Fences Down: Creating Community in the City


Friday, August 13, 2010. We taped an engaging show with about a half-dozen members of a residential community formed between three adjoining houses in southeast Portland. The fence in between two parcels had been torn down, and a concrete driveway broken into chunks and used elsewhere in the landscape.

The earth below is being freed to breathe again. The land between the houses is being planted in annual and perennial gardens and fruit trees, while chickens scratch where a garage once stood. In addition to the two early-twentieth century homes, there’s a recent straw bale “accessory dwelling unit” built in the same architectural style. Rainwater is caught in barrels or channeled to a dry well in the landscape. Beside the cob oven and artist studio are young fig trees, and an experiment in a “pee bale” behind the tools shed. It is Back to the Land right in the middle of a metropolitan suburb, half a block from a busy thoroughfare.

100813_circle_300.jpgI joined the young residents in a tree-shaded outdoor circle to tape a conversation-in-the-round. Their story is not just of shared land, but of shared lives. We talked about how their living community is growing organically. We talked of their shared work projects, what it’s like to live this way, how they make decisions, when they meet, how they find new residents.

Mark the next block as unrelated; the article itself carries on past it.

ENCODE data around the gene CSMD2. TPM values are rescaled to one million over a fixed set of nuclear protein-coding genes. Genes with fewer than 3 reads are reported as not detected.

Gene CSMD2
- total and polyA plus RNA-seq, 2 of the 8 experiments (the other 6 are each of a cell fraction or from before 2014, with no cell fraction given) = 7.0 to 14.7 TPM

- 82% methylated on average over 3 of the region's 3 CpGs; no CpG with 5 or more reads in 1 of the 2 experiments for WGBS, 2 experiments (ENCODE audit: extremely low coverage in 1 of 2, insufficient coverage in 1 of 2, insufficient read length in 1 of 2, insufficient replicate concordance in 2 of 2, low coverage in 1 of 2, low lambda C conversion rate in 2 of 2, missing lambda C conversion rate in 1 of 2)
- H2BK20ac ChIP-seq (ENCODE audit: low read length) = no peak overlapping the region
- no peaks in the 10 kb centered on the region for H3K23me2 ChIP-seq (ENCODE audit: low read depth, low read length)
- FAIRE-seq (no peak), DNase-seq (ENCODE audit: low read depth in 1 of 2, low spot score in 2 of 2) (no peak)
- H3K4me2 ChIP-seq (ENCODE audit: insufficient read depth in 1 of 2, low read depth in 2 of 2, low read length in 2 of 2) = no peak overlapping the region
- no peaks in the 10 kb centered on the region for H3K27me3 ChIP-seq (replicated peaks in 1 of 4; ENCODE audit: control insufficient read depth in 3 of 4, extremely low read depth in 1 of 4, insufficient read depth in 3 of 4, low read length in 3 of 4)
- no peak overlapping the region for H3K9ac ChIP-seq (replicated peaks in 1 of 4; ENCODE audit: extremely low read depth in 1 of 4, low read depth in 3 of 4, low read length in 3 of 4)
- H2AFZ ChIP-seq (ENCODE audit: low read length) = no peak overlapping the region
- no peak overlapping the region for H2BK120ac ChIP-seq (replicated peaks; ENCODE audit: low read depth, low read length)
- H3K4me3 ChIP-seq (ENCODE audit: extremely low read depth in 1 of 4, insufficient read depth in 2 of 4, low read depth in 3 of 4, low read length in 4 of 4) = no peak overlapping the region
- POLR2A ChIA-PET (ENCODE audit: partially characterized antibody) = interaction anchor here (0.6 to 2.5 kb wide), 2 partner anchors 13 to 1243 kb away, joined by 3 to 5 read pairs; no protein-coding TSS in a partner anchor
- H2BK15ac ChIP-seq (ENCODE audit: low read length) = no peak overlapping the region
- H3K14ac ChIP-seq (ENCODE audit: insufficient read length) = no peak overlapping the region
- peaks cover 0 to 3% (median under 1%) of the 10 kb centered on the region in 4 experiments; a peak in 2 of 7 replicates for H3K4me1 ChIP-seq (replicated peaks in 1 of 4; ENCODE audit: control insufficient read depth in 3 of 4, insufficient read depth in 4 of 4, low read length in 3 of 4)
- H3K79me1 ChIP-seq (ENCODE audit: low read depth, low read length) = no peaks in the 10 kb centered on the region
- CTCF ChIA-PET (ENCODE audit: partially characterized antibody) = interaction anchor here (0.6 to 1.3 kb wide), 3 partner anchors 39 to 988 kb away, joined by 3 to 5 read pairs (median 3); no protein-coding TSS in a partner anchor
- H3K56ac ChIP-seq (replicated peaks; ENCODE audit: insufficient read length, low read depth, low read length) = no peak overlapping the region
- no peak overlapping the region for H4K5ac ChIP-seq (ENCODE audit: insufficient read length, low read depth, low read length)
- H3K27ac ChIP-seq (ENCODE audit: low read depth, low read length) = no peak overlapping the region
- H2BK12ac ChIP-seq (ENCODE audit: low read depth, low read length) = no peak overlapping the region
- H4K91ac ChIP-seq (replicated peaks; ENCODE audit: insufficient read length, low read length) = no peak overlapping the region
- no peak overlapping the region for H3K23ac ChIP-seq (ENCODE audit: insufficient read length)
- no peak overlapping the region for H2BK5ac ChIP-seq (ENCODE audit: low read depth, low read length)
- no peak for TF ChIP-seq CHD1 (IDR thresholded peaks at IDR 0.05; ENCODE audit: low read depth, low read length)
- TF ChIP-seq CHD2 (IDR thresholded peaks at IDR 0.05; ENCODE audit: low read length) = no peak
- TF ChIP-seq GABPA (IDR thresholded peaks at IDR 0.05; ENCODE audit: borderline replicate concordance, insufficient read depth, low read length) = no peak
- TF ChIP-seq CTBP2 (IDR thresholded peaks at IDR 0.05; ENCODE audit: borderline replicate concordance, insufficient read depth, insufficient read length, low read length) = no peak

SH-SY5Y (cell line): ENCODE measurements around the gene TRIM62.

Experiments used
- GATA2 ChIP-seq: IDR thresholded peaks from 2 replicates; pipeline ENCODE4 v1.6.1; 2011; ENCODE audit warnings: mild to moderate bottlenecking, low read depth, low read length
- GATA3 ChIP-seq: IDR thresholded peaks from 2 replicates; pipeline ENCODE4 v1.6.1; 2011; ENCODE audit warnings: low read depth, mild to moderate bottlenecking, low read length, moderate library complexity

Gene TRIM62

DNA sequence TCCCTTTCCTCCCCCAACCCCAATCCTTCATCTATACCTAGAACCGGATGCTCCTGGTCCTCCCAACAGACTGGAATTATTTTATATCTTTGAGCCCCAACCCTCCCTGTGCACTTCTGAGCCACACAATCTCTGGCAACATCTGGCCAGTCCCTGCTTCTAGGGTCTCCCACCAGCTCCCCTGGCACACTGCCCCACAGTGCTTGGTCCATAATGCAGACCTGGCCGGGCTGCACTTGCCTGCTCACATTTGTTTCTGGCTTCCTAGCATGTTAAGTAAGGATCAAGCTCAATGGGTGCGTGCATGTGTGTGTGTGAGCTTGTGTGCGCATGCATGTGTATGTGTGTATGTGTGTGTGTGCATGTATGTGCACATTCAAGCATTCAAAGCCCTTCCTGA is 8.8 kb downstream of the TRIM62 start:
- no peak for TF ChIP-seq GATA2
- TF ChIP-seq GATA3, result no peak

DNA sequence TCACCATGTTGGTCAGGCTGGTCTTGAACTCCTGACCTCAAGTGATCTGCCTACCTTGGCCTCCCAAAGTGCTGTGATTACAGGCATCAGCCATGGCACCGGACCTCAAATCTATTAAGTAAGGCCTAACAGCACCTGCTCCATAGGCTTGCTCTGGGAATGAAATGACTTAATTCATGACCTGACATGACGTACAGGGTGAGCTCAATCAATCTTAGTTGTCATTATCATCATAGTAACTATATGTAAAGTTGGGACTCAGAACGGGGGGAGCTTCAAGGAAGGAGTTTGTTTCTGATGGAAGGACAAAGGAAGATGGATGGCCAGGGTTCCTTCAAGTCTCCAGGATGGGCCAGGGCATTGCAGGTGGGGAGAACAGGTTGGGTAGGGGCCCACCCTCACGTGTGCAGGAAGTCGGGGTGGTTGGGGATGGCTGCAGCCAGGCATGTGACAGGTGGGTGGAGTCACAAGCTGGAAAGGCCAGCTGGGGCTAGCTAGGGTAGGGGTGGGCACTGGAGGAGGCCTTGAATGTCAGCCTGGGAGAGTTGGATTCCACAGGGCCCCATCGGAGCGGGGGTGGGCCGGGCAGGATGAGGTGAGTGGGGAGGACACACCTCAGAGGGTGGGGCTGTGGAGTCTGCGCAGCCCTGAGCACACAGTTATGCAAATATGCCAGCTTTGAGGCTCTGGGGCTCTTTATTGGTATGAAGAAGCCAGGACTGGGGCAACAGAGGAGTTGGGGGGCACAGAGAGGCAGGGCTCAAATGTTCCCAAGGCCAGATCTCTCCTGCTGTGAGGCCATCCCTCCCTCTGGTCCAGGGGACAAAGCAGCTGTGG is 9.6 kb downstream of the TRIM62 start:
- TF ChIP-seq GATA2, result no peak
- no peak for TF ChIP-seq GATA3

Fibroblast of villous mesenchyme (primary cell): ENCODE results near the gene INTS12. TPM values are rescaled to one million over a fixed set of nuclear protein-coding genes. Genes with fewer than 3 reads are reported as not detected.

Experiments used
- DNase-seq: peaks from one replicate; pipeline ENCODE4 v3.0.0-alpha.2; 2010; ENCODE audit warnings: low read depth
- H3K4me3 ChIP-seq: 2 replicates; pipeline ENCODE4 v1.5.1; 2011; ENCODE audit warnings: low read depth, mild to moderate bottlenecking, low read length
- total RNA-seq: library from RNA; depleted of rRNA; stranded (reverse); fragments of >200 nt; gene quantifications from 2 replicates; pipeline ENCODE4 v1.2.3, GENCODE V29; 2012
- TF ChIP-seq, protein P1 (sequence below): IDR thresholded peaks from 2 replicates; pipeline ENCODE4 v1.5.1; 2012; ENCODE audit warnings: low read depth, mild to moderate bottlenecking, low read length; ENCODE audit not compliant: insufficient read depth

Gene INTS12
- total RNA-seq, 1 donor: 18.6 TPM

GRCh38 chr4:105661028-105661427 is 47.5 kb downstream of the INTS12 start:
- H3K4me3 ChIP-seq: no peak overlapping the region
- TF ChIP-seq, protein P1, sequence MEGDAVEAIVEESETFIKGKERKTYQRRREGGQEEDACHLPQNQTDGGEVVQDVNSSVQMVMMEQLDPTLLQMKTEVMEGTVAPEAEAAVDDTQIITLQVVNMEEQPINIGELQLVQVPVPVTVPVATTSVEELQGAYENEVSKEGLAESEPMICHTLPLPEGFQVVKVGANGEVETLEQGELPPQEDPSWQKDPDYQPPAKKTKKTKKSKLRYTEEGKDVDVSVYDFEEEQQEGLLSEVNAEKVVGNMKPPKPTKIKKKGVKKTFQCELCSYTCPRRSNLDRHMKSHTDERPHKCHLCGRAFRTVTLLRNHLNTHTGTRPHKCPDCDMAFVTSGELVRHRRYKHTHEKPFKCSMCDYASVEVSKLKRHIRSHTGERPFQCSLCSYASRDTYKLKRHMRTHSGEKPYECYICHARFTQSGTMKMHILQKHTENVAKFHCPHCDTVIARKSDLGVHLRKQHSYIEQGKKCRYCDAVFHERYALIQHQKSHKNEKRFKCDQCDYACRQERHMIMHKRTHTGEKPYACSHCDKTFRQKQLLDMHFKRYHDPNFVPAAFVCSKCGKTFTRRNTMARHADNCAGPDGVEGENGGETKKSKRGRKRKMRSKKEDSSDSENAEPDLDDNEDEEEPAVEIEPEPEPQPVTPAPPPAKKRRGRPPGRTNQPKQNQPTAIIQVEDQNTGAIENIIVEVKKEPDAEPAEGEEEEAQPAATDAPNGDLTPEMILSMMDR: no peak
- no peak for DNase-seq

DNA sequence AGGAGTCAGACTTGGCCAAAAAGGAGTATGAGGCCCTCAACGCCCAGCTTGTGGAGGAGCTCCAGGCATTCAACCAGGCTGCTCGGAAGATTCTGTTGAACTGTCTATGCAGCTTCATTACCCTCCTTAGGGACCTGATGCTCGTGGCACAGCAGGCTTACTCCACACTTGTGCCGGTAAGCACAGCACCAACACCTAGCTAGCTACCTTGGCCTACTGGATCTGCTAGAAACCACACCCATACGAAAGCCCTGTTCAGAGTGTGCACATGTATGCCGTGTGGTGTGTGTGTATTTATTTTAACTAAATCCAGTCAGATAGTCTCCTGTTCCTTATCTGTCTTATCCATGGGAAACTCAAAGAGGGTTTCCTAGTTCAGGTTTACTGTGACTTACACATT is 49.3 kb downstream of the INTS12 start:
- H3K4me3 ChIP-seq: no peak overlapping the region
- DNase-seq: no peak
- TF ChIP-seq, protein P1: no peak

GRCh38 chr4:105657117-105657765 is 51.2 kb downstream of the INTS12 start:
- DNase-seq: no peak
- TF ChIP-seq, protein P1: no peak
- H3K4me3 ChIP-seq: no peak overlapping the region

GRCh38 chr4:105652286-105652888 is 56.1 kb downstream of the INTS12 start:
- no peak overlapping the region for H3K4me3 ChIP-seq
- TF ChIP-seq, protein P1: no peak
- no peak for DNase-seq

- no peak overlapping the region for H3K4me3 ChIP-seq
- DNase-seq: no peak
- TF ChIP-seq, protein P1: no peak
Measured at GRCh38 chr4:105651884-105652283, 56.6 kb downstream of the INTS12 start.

After the conversation, we taped a quick tour through their landscape: Naga Nataka the layout and the chickens, Matt Iverson the gardens and orchards, Matt Phillips the new straw-bale house, Lisa Anne the studio with living roof and gardens (formerly a gravel parking area for cars), and Megan Bradley the bike canopy (they share one automobile among ten people!).

100813_lunch_300.jpgThis group shares a meal together about five days a week. After taping the show Robyn and I were invited to share in a colorful and delicious communal lunch mostly of vegetables grown on site. We sat on the outside deck, compared notes on kombucha-making and kefir (non-milk) tea, and how such communities-in-place could meet essential needs for elders, young parents, children, and so many others feeling isolated in their homes.

We topped our meal with homemade blackberry tapioca pudding and the warmth of meeting new friends who are restoring community, neighborliness, sharing and the land to a new level of wholeness.

Watch Fences Down! Fostering Community in an Urban Neighborhood (episode 179). Treehugger Review.


  1. great initiative for building ecologically safe community. Adoption of prayer/salat five times a day could be considered as well.I am promoting this for transforming ecologically hostile leisure.

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